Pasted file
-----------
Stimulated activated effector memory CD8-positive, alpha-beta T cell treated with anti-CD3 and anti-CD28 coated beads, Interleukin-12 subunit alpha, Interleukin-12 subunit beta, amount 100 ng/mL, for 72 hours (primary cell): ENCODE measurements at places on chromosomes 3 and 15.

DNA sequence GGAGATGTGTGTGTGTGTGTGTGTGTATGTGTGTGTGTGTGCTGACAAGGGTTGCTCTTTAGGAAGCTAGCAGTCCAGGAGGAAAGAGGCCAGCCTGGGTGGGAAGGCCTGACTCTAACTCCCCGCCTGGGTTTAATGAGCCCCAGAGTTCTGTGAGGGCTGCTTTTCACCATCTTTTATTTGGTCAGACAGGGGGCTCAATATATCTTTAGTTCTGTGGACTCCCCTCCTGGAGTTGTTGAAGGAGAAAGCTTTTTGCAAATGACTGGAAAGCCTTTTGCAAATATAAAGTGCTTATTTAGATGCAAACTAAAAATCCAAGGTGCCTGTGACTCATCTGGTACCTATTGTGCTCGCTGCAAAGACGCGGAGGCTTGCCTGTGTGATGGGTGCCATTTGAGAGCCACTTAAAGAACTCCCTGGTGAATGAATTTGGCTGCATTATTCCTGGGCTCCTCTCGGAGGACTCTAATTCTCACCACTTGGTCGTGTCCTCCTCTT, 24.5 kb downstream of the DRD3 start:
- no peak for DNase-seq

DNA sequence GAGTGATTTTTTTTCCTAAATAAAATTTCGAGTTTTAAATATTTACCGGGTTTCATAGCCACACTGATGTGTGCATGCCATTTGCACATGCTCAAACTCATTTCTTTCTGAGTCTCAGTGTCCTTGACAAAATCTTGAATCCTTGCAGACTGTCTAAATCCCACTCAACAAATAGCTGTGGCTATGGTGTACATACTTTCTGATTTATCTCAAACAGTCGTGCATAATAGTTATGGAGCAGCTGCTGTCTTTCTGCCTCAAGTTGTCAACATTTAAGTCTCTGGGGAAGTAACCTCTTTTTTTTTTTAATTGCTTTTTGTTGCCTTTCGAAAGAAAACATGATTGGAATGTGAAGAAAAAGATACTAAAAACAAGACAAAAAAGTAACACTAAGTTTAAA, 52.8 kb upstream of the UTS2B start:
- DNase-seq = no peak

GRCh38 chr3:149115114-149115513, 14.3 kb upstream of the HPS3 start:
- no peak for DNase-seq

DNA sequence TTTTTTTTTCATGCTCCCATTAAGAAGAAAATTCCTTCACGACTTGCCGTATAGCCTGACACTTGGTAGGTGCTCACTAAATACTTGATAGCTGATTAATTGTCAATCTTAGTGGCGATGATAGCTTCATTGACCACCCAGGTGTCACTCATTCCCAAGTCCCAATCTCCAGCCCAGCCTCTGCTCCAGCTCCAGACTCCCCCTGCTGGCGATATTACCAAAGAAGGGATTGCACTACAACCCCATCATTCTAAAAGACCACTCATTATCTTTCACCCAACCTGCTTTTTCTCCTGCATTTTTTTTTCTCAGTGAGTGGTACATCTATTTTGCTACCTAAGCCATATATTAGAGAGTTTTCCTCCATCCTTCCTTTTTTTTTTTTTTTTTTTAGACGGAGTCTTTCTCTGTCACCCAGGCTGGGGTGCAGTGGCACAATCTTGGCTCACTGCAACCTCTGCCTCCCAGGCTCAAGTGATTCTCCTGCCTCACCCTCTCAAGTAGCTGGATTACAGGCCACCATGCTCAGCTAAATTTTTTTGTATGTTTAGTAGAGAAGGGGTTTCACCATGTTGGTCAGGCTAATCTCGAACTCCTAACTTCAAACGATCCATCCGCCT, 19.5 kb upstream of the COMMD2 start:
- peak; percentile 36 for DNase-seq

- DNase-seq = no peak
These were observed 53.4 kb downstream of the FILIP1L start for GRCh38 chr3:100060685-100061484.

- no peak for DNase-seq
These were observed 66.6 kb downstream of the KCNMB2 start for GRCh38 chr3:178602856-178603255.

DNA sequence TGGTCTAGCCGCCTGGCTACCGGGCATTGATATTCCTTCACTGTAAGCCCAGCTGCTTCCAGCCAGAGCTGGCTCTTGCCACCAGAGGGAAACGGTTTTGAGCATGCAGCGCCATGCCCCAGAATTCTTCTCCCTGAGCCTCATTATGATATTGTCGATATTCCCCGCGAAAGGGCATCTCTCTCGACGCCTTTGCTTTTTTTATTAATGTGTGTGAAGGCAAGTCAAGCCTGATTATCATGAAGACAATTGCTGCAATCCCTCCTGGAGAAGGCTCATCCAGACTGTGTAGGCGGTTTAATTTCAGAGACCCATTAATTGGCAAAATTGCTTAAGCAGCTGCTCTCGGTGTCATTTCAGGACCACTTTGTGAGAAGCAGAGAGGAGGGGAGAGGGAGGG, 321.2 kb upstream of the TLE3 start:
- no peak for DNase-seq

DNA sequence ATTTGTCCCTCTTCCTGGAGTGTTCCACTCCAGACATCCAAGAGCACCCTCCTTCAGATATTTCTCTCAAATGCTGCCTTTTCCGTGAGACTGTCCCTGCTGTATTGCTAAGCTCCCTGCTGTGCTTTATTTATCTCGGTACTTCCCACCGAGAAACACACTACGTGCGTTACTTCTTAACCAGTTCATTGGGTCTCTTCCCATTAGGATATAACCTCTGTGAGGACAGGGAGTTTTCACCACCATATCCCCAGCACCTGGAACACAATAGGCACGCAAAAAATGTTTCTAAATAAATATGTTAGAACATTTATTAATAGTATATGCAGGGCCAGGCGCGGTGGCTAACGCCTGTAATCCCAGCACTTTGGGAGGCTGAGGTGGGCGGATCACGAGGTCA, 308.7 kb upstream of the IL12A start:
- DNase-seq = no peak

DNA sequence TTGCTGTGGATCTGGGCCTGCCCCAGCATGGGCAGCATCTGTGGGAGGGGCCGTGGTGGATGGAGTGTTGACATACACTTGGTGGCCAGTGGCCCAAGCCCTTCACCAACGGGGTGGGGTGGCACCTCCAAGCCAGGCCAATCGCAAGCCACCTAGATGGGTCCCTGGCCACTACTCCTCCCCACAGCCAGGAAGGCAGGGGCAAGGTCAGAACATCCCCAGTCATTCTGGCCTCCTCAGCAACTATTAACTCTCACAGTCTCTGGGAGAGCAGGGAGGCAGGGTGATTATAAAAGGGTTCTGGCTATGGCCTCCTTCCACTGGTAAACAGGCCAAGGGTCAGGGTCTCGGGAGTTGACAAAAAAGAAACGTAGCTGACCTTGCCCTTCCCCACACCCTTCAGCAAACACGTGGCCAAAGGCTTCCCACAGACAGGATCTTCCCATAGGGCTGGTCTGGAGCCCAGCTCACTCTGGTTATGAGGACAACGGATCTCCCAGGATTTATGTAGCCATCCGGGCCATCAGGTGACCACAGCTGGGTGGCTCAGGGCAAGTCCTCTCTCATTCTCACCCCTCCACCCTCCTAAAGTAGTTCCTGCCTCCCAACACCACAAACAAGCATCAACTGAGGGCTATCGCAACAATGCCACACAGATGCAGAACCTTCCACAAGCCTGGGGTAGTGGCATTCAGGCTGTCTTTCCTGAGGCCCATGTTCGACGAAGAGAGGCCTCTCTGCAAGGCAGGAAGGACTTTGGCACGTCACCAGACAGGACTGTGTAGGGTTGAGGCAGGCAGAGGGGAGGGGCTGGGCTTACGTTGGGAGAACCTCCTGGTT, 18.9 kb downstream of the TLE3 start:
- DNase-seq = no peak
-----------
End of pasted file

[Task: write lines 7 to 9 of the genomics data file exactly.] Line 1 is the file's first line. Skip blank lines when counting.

- no peak for DNase-seq

DNA sequence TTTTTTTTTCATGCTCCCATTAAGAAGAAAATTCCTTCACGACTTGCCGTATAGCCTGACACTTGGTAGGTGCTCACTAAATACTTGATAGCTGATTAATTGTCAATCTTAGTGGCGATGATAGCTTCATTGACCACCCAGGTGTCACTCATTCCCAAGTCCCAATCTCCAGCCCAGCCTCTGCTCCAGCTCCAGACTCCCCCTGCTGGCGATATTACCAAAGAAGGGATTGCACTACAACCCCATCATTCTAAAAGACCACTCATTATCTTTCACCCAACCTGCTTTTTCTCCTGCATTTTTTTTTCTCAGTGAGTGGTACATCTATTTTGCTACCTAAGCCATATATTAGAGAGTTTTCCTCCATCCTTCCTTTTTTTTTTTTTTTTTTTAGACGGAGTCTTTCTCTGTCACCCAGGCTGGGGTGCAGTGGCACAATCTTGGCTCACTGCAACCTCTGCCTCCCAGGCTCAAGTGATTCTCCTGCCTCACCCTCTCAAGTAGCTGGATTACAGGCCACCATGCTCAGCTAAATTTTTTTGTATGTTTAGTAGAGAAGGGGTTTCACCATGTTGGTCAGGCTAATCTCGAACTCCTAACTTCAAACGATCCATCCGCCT, 19.5 kb upstream of the COMMD2 start:
- peak; percentile 36 for DNase-seq